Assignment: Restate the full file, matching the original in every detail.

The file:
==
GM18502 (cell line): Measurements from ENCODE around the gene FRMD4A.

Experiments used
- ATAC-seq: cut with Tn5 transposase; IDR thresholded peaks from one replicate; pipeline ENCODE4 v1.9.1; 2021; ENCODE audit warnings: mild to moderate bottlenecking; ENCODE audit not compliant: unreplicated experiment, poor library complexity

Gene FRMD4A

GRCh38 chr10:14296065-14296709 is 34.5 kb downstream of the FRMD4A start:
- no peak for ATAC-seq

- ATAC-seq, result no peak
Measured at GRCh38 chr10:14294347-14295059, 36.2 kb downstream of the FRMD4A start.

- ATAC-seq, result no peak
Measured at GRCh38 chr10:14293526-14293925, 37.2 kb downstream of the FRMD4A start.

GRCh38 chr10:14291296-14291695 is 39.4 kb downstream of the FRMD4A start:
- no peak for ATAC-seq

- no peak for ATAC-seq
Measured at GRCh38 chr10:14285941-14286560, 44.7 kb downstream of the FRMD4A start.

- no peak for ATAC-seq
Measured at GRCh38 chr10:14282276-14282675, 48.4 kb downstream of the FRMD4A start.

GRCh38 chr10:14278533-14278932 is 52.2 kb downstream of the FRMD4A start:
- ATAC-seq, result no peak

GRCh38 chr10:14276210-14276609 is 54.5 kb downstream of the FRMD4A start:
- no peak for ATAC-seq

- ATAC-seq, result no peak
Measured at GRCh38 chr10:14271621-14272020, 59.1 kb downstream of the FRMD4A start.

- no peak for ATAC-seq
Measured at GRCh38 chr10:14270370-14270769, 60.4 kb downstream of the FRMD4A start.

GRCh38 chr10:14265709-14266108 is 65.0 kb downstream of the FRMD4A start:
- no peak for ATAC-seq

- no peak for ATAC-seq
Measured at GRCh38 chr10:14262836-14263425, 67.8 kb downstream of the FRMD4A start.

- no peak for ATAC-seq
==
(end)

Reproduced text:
GM18502 (cell line): Measurements from ENCODE around the gene FRMD4A.

Experiments used
- ATAC-seq: cut with Tn5 transposase; IDR thresholded peaks from one replicate; pipeline ENCODE4 v1.9.1; 2021; ENCODE audit warnings: mild to moderate bottlenecking; ENCODE audit not compliant: unreplicated experiment, poor library complexity

Gene FRMD4A

GRCh38 chr10:14296065-14296709 is 34.5 kb downstream of the FRMD4A start:
- no peak for ATAC-seq

- ATAC-seq, result no peak
Measured at GRCh38 chr10:14294347-14295059, 36.2 kb downstream of the FRMD4A start.

- ATAC-seq, result no peak
Measured at GRCh38 chr10:14293526-14293925, 37.2 kb downstream of the FRMD4A start.

GRCh38 chr10:14291296-14291695 is 39.4 kb downstream of the FRMD4A start:
- no peak for ATAC-seq

- no peak for ATAC-seq
Measured at GRCh38 chr10:14285941-14286560, 44.7 kb downstream of the FRMD4A start.

- no peak for ATAC-seq
Measured at GRCh38 chr10:14282276-14282675, 48.4 kb downstream of the FRMD4A start.

GRCh38 chr10:14278533-14278932 is 52.2 kb downstream of the FRMD4A start:
- ATAC-seq, result no peak

GRCh38 chr10:14276210-14276609 is 54.5 kb downstream of the FRMD4A start:
- no peak for ATAC-seq

- ATAC-seq, result no peak
Measured at GRCh38 chr10:14271621-14272020, 59.1 kb downstream of the FRMD4A start.

- no peak for ATAC-seq
Measured at GRCh38 chr10:14270370-14270769, 60.4 kb downstream of the FRMD4A start.

GRCh38 chr10:14265709-14266108 is 65.0 kb downstream of the FRMD4A start:
- no peak for ATAC-seq

- no peak for ATAC-seq
Measured at GRCh38 chr10:14262836-14263425, 67.8 kb downstream of the FRMD4A start.

- no peak for ATAC-seq